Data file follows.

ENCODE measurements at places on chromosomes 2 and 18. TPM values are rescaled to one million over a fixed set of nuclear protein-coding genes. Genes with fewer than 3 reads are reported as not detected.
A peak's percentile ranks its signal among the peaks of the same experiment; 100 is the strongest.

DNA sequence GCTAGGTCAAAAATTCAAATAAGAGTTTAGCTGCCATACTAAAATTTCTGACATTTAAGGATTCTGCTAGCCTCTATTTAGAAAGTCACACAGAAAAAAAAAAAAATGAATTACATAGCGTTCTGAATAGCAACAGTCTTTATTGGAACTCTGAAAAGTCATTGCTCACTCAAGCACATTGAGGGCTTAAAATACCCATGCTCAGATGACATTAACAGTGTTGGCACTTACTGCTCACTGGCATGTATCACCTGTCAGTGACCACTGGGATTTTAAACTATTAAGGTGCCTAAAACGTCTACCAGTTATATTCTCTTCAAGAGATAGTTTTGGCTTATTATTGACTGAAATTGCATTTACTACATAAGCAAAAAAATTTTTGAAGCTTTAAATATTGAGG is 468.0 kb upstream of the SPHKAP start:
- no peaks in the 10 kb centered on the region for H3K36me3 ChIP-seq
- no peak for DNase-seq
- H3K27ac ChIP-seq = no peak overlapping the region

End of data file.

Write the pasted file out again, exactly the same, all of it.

ENCODE measurements at places on chromosomes 2 and 18. TPM values are rescaled to one million over a fixed set of nuclear protein-coding genes. Genes with fewer than 3 reads are reported as not detected.
A peak's percentile ranks its signal among the peaks of the same experiment; 100 is the strongest.

DNA sequence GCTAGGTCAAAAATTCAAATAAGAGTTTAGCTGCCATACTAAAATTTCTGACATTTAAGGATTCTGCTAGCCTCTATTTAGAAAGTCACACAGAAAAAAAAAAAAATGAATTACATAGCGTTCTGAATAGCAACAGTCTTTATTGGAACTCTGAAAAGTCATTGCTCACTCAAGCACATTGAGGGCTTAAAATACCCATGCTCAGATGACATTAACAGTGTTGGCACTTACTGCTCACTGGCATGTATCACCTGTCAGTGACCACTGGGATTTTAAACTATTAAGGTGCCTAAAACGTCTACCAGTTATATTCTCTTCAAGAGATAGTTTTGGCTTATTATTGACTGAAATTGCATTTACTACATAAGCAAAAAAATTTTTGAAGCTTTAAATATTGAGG is 468.0 kb upstream of the SPHKAP start:
- no peaks in the 10 kb centered on the region for H3K36me3 ChIP-seq
- no peak for DNase-seq
- H3K27ac ChIP-seq = no peak overlapping the region